REPUBLIC OF THE CONGO (Brazzaville)
In the Congo, as in the majority of African countries occupied by French colonial forces at the end of the last century, the French language was established very slowly and literature written in French has only recently made its appearance. A few rare pieces of literary writing go back to before World War II (those of Tchicaya de Boempire (1937) or Dadet Damongo for example), but it is Jean Malonga who is regarded as the most senior Congolese writer, partly because he is the author of one of the first Congolese works of literature, Coeur d'Aryenne [Heart of Aryenne], published in 1954, and partly because of his ability to mark out an original direction on the fringe of the Negritude movement. In his excellent Overview of Congolese Literature, the author and literary critic Jean-Baptiste Tati-Loutard emphasises the momentum given to Congolese literature by the journal Liaison. This journal, which appeared for ten years (from 1950 to 1960) was "a veritable training ground for the intellectuals of the 1950s". Among those of note are Jean Malonga, Patrice Lhoni, Tchicaya U tam'Si, Sylvain Bemba, Guy Menga, Martial Sinda and others.
Following Independence, a few new authors emerged to take their place beside earlier writers, but this period is marked, above all, by a broadening of the literary field and by the success of Guy Menga in the theatrical domain. During the 1970s several authors appeared who would later become famous in Congolese literary circles. Among the best known are Makouta-Mboukou, Henri Lopès, Emmanuel Dongala, Tchichelle Tchivela as well as Sony Labou Tansi, all of whom attained international fame during the following decades. At the turn of the millenium, authors such as Alain Mabanckou and others have added to the success of Congolese literature, although many authors are now living abroad due to political or economic reasons.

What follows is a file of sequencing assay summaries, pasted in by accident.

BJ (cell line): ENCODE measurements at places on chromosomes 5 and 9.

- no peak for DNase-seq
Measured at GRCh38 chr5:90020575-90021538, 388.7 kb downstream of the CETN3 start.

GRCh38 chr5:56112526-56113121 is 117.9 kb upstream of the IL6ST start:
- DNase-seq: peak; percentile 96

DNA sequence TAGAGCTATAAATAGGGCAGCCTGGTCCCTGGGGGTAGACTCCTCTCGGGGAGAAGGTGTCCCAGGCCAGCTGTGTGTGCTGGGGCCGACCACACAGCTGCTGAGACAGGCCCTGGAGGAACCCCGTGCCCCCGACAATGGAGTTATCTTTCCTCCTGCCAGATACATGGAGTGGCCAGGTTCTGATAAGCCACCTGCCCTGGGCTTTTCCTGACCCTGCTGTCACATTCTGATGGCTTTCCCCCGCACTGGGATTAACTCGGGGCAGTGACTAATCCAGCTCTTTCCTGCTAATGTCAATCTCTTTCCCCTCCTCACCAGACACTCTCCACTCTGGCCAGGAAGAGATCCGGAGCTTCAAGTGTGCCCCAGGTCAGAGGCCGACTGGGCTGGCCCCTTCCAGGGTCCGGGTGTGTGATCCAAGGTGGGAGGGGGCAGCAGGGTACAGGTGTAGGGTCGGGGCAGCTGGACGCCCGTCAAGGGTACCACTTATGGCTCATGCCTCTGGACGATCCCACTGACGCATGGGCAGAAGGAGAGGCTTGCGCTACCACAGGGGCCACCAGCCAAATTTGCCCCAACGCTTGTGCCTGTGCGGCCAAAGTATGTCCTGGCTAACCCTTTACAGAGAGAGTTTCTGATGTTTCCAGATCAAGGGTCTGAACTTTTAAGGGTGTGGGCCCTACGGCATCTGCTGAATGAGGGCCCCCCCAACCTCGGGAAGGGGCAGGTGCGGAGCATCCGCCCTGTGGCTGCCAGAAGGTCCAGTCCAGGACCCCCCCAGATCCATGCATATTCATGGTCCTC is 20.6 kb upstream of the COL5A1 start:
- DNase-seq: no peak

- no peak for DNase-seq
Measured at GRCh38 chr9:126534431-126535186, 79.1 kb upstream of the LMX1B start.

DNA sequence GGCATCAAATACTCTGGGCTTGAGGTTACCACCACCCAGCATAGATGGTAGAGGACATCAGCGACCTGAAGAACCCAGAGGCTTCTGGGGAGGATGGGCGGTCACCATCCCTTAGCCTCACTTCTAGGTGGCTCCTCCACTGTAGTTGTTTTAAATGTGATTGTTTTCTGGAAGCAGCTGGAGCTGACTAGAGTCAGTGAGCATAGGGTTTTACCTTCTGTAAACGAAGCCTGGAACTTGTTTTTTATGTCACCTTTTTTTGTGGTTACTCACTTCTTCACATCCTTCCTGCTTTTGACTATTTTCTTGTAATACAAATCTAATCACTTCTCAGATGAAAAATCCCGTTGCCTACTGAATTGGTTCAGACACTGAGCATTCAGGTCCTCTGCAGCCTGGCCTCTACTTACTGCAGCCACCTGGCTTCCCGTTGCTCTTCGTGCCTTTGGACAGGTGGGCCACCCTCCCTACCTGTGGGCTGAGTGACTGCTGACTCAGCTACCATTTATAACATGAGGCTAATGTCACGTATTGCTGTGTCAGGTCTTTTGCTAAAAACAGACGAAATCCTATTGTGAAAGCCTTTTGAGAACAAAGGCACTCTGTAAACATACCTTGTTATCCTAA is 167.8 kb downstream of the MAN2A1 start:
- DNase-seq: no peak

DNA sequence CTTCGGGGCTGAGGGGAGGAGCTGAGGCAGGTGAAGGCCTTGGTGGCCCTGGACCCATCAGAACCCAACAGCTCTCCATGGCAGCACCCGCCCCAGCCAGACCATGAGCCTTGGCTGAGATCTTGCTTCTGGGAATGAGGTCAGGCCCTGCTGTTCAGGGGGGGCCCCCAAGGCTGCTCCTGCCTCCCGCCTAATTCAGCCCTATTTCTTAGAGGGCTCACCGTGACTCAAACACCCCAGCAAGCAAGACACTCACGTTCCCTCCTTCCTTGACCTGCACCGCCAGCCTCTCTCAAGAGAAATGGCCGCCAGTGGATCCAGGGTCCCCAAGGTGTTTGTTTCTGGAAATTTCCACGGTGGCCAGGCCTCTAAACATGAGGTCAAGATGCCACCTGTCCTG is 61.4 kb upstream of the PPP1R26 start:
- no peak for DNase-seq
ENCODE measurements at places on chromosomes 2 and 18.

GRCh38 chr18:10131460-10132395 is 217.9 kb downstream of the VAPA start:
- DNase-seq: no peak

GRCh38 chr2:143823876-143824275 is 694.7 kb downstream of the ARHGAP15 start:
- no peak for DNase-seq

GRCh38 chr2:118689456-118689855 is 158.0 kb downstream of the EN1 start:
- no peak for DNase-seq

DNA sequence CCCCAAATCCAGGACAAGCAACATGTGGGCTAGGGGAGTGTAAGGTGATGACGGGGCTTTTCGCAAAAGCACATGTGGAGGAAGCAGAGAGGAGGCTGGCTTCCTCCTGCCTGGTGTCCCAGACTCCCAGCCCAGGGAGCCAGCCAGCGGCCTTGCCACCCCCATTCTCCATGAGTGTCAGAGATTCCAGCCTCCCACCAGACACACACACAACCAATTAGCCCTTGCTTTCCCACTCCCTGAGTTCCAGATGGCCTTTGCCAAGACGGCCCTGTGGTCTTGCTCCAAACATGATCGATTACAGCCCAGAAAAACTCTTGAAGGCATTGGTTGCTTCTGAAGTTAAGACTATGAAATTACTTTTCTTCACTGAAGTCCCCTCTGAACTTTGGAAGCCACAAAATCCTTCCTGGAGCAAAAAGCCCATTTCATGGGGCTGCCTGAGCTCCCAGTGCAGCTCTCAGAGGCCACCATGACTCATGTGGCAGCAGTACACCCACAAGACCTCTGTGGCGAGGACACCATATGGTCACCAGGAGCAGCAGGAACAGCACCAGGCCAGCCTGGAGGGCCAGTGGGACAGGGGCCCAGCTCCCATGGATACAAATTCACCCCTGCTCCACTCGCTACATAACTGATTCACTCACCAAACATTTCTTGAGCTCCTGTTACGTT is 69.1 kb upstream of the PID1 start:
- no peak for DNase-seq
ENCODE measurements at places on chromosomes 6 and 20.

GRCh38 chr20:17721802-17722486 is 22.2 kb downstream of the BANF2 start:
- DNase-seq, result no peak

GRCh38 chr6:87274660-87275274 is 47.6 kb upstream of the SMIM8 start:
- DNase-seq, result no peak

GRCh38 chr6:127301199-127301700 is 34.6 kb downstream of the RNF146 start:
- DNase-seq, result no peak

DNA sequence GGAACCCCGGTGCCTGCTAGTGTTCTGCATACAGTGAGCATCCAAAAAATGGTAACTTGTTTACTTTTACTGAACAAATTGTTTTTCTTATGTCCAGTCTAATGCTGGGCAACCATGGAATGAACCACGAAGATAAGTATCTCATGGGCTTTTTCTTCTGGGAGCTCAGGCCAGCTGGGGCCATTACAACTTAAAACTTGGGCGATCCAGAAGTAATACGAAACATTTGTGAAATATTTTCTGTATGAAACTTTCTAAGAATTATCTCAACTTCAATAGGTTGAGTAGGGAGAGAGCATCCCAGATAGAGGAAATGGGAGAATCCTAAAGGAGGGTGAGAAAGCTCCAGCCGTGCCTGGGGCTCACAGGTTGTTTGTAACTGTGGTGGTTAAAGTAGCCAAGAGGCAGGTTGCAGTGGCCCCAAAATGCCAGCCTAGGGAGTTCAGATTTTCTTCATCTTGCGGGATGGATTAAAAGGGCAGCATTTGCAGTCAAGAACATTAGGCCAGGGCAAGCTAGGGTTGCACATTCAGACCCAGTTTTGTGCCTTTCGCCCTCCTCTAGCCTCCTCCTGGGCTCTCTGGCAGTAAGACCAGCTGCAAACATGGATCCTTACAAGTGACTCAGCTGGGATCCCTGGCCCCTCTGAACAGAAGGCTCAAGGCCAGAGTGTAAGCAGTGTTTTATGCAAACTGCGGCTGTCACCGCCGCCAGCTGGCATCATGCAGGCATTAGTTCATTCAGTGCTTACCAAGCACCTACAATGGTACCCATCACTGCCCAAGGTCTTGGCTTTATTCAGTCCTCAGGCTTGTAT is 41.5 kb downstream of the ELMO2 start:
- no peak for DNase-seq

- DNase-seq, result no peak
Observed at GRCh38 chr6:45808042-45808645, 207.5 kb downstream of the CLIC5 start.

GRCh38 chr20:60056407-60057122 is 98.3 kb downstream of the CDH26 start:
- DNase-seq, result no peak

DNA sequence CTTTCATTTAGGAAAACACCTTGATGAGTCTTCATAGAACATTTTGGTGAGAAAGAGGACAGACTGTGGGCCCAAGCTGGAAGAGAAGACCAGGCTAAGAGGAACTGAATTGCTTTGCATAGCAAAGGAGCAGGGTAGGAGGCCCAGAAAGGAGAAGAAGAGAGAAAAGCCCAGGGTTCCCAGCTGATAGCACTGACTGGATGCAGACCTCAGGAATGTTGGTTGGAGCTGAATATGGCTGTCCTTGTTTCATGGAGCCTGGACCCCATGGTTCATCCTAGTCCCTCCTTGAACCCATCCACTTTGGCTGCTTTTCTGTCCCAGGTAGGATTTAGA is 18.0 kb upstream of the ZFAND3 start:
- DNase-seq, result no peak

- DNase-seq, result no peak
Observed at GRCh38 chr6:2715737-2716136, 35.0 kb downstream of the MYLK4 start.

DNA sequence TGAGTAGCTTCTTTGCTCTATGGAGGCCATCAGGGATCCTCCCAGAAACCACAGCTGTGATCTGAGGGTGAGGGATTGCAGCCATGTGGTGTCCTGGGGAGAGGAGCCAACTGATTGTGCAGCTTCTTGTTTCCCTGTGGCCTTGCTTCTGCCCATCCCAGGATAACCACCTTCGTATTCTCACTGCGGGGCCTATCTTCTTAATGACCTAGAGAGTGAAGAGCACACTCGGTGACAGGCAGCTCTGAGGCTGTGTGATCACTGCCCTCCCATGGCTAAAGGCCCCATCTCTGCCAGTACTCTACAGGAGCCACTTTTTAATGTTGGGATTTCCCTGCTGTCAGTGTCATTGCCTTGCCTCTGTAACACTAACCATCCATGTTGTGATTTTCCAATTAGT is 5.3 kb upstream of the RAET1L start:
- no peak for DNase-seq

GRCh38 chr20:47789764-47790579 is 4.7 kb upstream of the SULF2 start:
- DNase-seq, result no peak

Women writers only appeared on the literary scene at the beginning of the 1970s. In 1971, Paule Etoumba published a small volume of poems entitled Un mot fracasse un avenir [A Future Shattered by a Word]. In 1980, two collections of poetry by Amélia Néné and Marie-Léontine Tsibinda opened the way to further publications: Brigitte Yengo's autobiography the following year, another collection of poetry by Cécile-Ivelyse Diamoneka, and novels by Jeannette Balou-Tchichelle and Francine Laurans. In more recent times, many women writers have contributed to the expansion of Congolese literature in publishing a wide variety of articles and texts: tales by Adèle Caby-Livannah, short-stories by Ghislaine Sathoud, chronicles by Binéka Danièle Lissouba, novels by Noëlle Bizi Bazouma, Aleth Felix-Tchicaya, Marie-Louise Abia and Flore Hazoumé (who is Congolese on her mother's side and has lived in the Ivory Coast since the 1980s). Two autobiographies shedding light on the Congo of the 1960s are also worthy of mention : Mambou Aimée Gnali (2001) and Marceline Fila Matsocota (2003).
Marie-Louise ABIA Jeannette BALOU-TCHICHELLE Florence Lina BAMONA-MOUISSOU Noëlle BIZI BAZOUMA Sylvie BOKOKO Adèle CABY-LIVANNAH Cécile-Ivelyse DIAMONEKA Aleth FELIX-TCHICAYA Marceline FILA MATSOCOTA Mambou Aimée GNALI Calissa IKALA Francine LAURANS LISS Binéka Danièle LISSOUBA Amélia NENE Stella SAMBA DIA NDELA Ghislaine SATHOUD Marie-Léontine TSIBINDA Eugénie MOUAYINI OPOU Brigitte YENGO
Editor ([email protected])
The University of Western Australia/French
Created: 05 June 1996
Last Modified: 10 November 2006
Archived: 25 October 2008